A report looks at 323 movements to see which were most successful.
Assessing the effectiveness of civil resistance is a complex undertaking. The causes of change are often linked to a number of factors, and many what-if scenarios can be conjured up to imagine alternate endings; how adequate would nonviolent or violent resistance have been during WWII is a common hypothetical. But a new report that analyzed 323 campaigns which unfolded between 1900 and 2006 attempts to sort the ins and outs of success and failure in countries where people were striving for self-determination, unseating a leader, or driving out a military occupation. Tactics for the groups studied included anything from sit-ins to noncooperation to armed rebellion, and the results are telling:
- Nonviolent movements were found to attract more people and be more powerful than violent ones—11 times bigger and twice as effective against authoritarian rulers. Co-author Erica Chenoweth remarks, “People power is really the main story here.”
- Including people from different backgrounds (gender, socio-economic, and religious) also led to a higher likelihood of accomplishing an end goal.
- Utilizing a diversity of nonviolent tactics was found to be more compelling because it stretched thin the resources for quelling a movement. Scholar Gene Sharp cataloged 198 tactics which have since been added to with tools such as social media.
- It was also helpful for those involved to have a longer outlook; the average length of time the movements lasted was almost three years.
- In cases where the campaign fails, the study found that nonviolent movements were still more likely (four times as compared to violent campaigns) to eventually democratize, which was attributed to experiences in mobilization and coalition building.
The developments from the Arab Spring (which are still being felt) can be held up for comparison. Tunisia encompassed many of the successful indicators, such as a diverse group of people who used different tactics, and the road to democracy there looks plausible. While both Egypt (nonviolent) and Libya (violent) succeeded in ousting their leaders, their futures are less secure. These examples illustrate the fact that implementing change, even after the fall of reviled regimes, is no easy task. But chances are, had Egypt turned violent, its road would be even more precarious and vice versa with Libya. And although such hypotheticals are impossible to verify, the study’s conclusions point in such directions. As for Syria, which attempted nonviolence but gave way to armed groups, the future does not look bright. Turning to violence pushed many people away and rebel forces began to rely on outside forces for aid and arms which is risky (support is “usually conditional and fickle.”)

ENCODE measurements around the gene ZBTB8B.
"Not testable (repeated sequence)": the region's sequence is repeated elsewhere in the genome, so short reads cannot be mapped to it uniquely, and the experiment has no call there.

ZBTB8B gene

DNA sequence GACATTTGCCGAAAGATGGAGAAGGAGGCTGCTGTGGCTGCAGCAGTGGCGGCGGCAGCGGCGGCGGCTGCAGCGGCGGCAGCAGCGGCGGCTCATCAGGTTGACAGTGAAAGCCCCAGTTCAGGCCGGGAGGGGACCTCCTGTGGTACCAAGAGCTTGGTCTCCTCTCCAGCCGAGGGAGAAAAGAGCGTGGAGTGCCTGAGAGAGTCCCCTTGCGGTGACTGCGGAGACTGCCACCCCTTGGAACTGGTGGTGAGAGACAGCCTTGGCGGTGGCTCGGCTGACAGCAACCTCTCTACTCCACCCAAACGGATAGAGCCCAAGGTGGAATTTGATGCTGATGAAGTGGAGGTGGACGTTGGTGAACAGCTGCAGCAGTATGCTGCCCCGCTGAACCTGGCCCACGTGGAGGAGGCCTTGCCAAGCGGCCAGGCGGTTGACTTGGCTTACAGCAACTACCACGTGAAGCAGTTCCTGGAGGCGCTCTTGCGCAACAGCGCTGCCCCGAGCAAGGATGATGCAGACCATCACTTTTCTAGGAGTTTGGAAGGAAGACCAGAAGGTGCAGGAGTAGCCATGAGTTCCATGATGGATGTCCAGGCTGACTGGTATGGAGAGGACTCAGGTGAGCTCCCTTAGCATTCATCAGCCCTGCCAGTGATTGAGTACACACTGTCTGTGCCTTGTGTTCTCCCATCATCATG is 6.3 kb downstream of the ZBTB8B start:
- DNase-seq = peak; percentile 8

In terms of external involvement, the report calls on outside governments to support nonviolent resistance early on in order to prevent escalation of violence (from within or from forces such as NATO strikes). Had the nonviolent groups in Syria been given support from the onset, who knows what may or may not have transpired. Assisting independent media outlets, monitoring the criminal justice system, and pressuring leaders not to react with violence are also advantageous actions.